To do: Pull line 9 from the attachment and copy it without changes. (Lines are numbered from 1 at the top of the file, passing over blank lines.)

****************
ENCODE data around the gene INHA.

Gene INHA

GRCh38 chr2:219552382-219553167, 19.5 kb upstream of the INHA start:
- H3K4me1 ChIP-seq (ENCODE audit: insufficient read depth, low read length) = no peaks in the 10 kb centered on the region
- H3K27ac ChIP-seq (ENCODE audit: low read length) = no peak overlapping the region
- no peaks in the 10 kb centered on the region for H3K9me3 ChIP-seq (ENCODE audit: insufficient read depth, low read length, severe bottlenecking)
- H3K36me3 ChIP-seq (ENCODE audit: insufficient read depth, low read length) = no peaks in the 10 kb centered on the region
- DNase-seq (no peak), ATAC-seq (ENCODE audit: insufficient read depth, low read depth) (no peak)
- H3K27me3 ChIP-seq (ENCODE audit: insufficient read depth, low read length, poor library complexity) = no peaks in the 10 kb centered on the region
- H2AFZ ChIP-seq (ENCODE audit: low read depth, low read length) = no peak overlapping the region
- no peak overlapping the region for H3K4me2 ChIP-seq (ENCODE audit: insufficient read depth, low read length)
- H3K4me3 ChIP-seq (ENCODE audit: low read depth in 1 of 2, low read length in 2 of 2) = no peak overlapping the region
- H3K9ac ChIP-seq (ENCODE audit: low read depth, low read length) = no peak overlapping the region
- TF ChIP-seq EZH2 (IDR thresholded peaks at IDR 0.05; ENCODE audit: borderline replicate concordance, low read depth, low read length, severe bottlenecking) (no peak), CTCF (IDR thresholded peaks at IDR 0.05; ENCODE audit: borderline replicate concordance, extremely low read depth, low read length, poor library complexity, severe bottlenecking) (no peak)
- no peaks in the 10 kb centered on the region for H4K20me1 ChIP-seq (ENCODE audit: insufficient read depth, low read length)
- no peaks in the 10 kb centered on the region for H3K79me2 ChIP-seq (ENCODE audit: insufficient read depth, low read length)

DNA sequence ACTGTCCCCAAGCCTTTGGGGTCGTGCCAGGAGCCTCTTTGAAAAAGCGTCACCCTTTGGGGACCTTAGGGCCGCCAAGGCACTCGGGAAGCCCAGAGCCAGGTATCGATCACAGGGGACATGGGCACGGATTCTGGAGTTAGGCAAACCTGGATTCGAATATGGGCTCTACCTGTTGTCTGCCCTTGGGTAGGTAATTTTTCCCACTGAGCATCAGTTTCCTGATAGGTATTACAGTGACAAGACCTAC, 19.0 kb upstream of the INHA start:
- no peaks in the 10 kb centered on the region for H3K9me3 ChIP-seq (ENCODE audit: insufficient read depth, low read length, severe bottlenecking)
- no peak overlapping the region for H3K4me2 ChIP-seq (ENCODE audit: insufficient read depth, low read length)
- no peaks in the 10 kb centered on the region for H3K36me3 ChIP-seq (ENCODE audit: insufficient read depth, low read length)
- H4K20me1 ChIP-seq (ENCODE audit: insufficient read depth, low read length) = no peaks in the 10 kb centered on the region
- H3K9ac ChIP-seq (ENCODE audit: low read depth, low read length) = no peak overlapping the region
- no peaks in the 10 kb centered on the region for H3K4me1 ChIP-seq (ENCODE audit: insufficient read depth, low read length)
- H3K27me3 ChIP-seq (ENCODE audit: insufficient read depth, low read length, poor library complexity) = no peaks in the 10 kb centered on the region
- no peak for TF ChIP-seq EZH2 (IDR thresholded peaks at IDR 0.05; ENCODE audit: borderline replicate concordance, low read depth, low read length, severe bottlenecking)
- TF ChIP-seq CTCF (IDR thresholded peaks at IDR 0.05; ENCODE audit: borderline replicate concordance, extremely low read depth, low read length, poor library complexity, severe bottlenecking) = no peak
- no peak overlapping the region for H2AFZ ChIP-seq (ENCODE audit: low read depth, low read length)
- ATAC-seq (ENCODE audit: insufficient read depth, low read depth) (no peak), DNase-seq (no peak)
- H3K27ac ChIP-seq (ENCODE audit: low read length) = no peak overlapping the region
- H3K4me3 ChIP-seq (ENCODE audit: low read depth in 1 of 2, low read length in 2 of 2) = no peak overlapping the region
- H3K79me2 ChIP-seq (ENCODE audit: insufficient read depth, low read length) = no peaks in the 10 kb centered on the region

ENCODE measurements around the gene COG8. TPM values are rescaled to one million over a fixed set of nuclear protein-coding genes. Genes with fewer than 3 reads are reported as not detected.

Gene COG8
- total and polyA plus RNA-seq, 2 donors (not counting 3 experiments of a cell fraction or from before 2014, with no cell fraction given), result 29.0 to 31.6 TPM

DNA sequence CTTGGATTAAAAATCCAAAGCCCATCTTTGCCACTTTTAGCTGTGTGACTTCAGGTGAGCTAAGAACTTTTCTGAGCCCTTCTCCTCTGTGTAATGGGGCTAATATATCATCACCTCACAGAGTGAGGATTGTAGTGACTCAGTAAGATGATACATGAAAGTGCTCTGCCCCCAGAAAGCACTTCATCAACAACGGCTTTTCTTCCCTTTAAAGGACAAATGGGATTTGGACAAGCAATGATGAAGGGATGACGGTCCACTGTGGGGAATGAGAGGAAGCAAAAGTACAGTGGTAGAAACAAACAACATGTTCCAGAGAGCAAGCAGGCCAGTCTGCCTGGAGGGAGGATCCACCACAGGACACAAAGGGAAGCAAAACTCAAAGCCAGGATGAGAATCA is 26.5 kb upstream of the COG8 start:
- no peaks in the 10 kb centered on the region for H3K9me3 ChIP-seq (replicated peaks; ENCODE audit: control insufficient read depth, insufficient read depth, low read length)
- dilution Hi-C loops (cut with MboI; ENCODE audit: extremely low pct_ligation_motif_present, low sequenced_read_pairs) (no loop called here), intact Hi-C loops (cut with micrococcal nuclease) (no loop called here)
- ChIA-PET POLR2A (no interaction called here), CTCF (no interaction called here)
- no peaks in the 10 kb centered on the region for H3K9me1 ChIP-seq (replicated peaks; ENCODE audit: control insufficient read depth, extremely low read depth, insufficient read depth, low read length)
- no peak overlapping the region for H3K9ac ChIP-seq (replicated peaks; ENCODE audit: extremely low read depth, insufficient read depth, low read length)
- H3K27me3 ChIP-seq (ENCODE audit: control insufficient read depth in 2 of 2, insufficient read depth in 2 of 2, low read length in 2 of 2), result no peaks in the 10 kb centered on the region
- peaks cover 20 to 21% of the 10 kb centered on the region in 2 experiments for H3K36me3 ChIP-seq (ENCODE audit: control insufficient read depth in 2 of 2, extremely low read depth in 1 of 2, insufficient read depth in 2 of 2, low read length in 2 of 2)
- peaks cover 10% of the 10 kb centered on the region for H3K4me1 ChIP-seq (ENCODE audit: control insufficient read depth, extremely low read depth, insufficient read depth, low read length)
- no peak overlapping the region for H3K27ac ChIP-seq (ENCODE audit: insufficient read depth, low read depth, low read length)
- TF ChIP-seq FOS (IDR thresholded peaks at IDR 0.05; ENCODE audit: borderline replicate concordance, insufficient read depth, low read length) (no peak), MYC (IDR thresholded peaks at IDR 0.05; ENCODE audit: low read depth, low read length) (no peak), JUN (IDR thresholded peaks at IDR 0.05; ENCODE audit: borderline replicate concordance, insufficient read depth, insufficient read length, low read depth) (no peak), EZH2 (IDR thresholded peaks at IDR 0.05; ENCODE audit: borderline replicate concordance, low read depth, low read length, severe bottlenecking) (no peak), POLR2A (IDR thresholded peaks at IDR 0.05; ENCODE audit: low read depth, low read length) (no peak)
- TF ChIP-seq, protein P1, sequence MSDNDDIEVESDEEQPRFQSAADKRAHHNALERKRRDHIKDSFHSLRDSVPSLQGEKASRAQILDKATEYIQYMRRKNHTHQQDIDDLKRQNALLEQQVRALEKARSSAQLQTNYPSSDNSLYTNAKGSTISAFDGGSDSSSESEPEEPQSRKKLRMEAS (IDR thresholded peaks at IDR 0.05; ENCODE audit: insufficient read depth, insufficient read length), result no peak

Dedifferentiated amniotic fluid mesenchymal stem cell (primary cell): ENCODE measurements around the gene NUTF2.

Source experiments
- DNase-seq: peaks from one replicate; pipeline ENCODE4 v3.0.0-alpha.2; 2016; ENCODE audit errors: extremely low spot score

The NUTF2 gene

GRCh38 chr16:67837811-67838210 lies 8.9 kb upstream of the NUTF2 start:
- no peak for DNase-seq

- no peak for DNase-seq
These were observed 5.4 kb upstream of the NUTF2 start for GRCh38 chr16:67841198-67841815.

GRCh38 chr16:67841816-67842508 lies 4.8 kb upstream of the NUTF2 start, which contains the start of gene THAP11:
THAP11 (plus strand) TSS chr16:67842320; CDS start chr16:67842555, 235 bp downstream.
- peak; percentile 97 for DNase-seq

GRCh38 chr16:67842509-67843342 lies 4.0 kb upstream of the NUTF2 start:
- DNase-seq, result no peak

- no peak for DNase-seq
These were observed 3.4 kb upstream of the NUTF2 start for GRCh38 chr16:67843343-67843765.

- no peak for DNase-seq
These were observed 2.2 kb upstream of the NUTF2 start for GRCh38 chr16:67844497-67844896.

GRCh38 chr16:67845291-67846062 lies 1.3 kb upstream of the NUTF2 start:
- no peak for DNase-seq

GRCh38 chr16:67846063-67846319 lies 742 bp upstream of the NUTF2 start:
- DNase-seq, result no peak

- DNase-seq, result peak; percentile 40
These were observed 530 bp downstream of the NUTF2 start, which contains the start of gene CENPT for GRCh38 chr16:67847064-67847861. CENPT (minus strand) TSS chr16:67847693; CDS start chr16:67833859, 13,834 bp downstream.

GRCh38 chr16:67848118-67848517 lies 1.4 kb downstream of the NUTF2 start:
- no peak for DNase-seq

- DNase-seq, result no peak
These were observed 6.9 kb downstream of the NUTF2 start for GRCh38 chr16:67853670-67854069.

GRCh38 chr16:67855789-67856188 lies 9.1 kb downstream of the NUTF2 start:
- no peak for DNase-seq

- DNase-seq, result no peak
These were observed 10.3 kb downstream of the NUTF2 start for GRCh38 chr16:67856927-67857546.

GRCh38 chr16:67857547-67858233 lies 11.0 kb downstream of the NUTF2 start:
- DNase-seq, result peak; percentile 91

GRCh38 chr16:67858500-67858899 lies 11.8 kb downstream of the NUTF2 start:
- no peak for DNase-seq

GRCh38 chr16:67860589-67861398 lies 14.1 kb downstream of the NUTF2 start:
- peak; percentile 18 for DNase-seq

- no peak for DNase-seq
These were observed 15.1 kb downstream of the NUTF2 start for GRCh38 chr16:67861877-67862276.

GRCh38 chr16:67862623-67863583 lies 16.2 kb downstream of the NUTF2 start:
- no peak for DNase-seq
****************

- H3K27me3 ChIP-seq (ENCODE audit: insufficient read depth, low read length, poor library complexity) = no peaks in the 10 kb centered on the region